When books don’t write themselves

I don’t remember it being this hard.

I’m confused by that and a wee bit alarmed—well, probably more alarmed than I think, because the fact is I spend as much time as possible every day inventing errands and household tasks that must be done pronto so as to whittle down the hours available for sitting at my desk wanting to end it all.

Ending It All being writer’s code for working at Target.

On a good day, I can waste six hours on chores, leaving only two hours of actual writing, which isn’t actual at all because I’ve only been getting about a page down before scrolling back to the top and realizing that it’s all so foul and slow and there’s no action at all or character or spark of creativity. So I tinker with how to rewrite it for the remaining hour and a half and then ooze off in exhausted gloom to contemplate something highly caloric.

Sophomore slump? I guess. I don’t know. This is my fifth book, so I feel like I really should be a well-oiled machine with this whole writing thing.

Lesson #1: Apparently, I am not a machine.

There are alternate hypotheses, of course. Have I not had a long enough break between books? Did I over-plan this one, thereby killing the creative urge to figure it all out through the writing process? Too many expectations of this one being THE one? Not giving myself permission to write at the first draft level again?

So many ways to shoot oneself in the foot.

I don’t really know.

Just hard, I guess.

Or maybe it’s seasonal? (I’m a problem-solver. I can’t let anything go. Ever). It’s true that I’ve noticed over the years that I rarely make headway on anything creative for a good six week stretch over the summer—usually from the Fourth of July to mid-August, give or take a couple weeks on either side. Usually that’s because family commitments create a sort of swiss cheese pattern on my schedule, though there might be some residual summer vacation vibe in my soul. It’s possible.

And, we’re in the holiday season now, so it would make sense that my concentration is shot to pieces again. You wouldn’t try to bake bread in an oven with a wildly fluctuating temperature. Guess it makes sense that you can’t write a book with your emotions doing the same thing.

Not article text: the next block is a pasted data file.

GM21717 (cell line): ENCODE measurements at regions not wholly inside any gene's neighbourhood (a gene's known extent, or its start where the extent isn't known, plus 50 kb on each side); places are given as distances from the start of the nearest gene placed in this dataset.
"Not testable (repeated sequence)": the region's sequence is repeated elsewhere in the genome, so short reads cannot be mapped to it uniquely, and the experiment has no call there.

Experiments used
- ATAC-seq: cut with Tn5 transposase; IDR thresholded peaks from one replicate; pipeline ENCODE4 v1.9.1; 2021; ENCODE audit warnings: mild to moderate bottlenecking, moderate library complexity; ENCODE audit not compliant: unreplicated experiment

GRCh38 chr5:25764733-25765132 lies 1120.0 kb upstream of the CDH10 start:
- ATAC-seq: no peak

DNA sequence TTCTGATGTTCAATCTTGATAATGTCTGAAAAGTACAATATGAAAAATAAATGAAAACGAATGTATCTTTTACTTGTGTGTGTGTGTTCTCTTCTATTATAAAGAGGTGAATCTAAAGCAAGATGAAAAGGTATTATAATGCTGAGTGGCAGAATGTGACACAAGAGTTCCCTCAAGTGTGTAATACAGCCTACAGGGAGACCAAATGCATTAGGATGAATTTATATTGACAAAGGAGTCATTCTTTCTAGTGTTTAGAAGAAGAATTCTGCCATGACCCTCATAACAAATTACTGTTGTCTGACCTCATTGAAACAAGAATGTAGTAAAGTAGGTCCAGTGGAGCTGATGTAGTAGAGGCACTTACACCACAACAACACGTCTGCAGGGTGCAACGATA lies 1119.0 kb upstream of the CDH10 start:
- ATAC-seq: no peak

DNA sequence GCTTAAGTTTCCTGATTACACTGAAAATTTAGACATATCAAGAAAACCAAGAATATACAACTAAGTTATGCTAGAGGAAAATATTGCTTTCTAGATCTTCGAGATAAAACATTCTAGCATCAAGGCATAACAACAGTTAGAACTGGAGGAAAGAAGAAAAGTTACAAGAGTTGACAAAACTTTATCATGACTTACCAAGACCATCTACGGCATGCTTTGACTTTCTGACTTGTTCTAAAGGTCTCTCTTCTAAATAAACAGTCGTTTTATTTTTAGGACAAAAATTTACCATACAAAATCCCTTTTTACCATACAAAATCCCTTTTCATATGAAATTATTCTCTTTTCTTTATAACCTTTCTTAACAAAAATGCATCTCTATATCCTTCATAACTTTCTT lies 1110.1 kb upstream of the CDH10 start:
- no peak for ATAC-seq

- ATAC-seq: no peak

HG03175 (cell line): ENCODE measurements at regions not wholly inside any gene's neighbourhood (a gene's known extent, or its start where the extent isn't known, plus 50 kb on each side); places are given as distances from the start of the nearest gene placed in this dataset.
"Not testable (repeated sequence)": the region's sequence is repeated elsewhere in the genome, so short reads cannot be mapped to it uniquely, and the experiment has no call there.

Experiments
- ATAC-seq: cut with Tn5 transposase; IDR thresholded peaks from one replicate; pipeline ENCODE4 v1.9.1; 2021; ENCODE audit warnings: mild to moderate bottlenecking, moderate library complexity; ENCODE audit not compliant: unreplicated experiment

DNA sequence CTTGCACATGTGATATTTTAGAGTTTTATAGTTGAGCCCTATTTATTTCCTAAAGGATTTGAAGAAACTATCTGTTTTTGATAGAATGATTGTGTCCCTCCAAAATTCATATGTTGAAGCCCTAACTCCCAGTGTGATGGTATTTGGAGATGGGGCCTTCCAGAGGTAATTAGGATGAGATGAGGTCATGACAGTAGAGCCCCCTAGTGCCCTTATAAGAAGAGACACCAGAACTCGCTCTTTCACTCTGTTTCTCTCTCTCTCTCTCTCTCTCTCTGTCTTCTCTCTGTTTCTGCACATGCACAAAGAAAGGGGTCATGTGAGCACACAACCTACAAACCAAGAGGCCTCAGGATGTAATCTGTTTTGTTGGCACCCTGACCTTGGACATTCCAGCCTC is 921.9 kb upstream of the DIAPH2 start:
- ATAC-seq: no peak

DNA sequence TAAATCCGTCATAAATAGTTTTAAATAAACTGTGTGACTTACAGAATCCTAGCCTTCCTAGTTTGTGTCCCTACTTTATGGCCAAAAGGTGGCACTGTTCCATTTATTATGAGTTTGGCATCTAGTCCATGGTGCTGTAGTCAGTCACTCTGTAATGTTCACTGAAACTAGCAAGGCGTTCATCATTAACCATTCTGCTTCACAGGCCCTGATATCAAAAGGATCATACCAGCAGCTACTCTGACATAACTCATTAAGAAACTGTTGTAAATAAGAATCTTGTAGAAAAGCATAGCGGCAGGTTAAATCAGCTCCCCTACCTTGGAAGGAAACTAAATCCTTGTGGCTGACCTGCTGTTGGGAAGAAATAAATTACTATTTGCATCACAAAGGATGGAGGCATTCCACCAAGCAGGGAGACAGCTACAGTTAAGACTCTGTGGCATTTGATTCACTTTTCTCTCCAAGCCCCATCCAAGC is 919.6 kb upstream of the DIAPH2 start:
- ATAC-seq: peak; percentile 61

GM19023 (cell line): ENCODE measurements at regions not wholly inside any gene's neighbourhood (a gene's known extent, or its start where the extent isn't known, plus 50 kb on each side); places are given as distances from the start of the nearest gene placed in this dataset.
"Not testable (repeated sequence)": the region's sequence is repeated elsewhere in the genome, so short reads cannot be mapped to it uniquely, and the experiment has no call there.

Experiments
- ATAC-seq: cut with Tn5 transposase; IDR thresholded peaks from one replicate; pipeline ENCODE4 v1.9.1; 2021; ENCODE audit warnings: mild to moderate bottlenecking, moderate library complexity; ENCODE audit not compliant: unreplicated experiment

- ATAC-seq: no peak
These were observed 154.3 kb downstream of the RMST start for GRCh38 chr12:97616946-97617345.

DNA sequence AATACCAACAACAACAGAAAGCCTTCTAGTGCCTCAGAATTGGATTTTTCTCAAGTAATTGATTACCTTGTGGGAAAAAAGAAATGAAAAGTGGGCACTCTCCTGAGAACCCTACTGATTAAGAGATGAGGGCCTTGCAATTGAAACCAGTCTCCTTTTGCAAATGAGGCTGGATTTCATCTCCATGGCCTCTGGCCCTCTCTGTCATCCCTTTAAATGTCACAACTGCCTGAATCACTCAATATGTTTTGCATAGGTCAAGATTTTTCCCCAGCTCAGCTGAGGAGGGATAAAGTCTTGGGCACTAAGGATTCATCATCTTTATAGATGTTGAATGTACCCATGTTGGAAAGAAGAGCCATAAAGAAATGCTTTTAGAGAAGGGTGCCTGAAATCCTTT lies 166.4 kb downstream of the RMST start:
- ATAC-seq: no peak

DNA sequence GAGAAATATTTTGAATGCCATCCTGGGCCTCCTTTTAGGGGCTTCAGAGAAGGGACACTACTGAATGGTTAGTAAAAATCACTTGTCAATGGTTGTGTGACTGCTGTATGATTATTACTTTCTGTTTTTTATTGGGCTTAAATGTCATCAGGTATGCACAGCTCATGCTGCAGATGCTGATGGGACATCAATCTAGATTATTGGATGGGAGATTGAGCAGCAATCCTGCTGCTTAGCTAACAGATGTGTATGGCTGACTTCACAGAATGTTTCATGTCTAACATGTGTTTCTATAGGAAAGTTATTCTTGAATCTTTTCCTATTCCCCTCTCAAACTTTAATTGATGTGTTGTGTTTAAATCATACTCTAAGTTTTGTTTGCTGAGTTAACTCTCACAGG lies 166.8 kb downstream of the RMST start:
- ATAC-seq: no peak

Not that such insights lessen the misery of staring at a computer screen and howling THIS IS CRAP THIS IS CRAP while backspacing past two days worth of writing.

Might be time to rethink my December writing goals. I’d been aiming for 50 pages (12-14,000 words, give or take a lot of dialogue). I figured 50 pages would be a nice test slice of the book, enough to let me see how well it was going to flow and come together. Which is great, but I don’t see myself writing 4,000 words in weeks that include holidays like Christmas and New Year.

Call me undisciplined.

Or maybe just Not The Grinch, since I also have lots of baking and singing and shopping and wrapping and thinking and visiting I’m planning to squeeze into the next couple of weeks. To say nothing of a major scrapbooking project.

Oops.

I think what this all really boils down to is that my life of ease and self-directed work doing what I love is HARD, people. You really have no idea/the agonies.

Pity? Understanding? Crickets?

Hmm. Shall go produce my 1,000 words then…

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3 thoughts on “When books don’t write themselves

  1. Aw! You can get a whole chorus of pitying crickets from my department! We all have ruts, and it doesn’t have to MEAN anything. Go watch that video link Aaron posted on facebook recently about creative genius.

  2. Plus you have lunch with your pesky neighbor. I mean, December is just laden with distractions 🙂
    Cut yourself a break. Perhaps instead of the big writing goals, you should break them down into something smaller and more manageable that you can tackle with whatever small bursts of energy and focus you get mid shopping, wrapping, eating, singing, banging your head on your desk, etc.

  3. I am all for blaming it on the weather. I know I feel uninspired to really push hard on all my regular, plodding projects. There just isn’t enough light. The days are too short, too gray, too in need of Christmas lights to sparkle them up, and all the usual work just feels exhausting. I always used to wonder why the holidays had to come at such a difficult time of year for travel, what with snow storms and bitter cold and all, but I’ve come to the conclusion that the holidays were invented to cheer us up and give us something fun to think about during the dreariest part of the year when the ordinary drudge could push anyone over the Target edge.

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